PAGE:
Some Aspects of the Village of Darfield.

Darfield is built on a sandstone ridge extending from Ardsley, near Barnsley, in a southwards direction. The village is bounded by the valleys of the Rivers Dearne and Dove; these converge beyond the village before flowing into the Don. The population is now about 8,500.

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We are an historic village. The Parish Church shows Anglo-Saxon foundations, and a part Norman tower. Three hoards of silver Roman coins have been found. There are assumed, unexcavated Anglo-Saxon remains close by the church. It is suggested that a pack horse trail in far off days led from the west coast of England, across the Pennines, through Darfield to the east coast.

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Darfield was a rural community until mining developed about 150 years ago and is still surrounded by mixed farms. In Victorian times though, the population of the village began a rapid growth as mines were developed in the river valleys. All these mines have now closed though. Their headgears have gone. The dereliction they left behind has been, or is being, cleared. The site of the Darfield Main Colliery has now been planted with thousands of trees, cows graze on what was the spoil heap for the colliery.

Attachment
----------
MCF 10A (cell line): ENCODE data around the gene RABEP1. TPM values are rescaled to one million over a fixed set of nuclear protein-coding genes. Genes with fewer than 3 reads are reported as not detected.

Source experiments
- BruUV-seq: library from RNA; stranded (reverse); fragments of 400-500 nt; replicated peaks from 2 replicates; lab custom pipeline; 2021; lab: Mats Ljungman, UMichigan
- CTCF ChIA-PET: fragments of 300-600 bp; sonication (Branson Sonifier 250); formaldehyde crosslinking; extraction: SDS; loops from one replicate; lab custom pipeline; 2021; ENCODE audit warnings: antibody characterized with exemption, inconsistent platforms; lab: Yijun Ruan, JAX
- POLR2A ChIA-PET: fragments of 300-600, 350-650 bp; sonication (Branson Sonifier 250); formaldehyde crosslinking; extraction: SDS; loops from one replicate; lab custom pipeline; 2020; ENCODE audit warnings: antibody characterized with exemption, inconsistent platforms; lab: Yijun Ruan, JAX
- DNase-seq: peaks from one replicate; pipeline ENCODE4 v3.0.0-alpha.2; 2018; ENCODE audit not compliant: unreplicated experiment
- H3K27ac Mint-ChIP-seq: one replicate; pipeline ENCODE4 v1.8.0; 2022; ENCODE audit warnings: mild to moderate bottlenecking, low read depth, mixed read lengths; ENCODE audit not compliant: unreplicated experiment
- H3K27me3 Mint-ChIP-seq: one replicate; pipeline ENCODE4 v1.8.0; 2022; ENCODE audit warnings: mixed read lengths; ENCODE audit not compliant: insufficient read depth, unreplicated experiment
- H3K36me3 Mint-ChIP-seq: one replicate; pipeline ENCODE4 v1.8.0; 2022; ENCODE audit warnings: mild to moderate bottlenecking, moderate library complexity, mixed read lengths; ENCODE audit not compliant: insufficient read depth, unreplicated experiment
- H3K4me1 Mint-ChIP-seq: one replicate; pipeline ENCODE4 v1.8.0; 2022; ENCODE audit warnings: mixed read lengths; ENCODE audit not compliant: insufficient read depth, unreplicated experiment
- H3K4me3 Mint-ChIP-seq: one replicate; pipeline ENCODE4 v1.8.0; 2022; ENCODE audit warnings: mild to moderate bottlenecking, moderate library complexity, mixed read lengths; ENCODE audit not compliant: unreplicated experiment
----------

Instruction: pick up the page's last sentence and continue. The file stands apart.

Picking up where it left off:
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Although rather sprawling, we remain a village community where residents know one another. We retain some of the old traditions and remember the long history of the area. Keeping the village feel is one of the aims of the Darfield Area Amenity Society.

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Snape Hill School Class, 1920.

The village has three Primary Schools, (Nursery to 11 years). Secondary education is served through the new Netherwood School between Darfield & Wombwell. These serve a wider area than just the village. The Church of England is represented in the Parish Church; Methodism is served with two Chapels. There is a Post Office and several shops, these being in the village centre and in the areas about. Through these the needs for groceries, newspapers and paint and the like are covered. The inner man is catered for at the bakers and various cooked food outlets.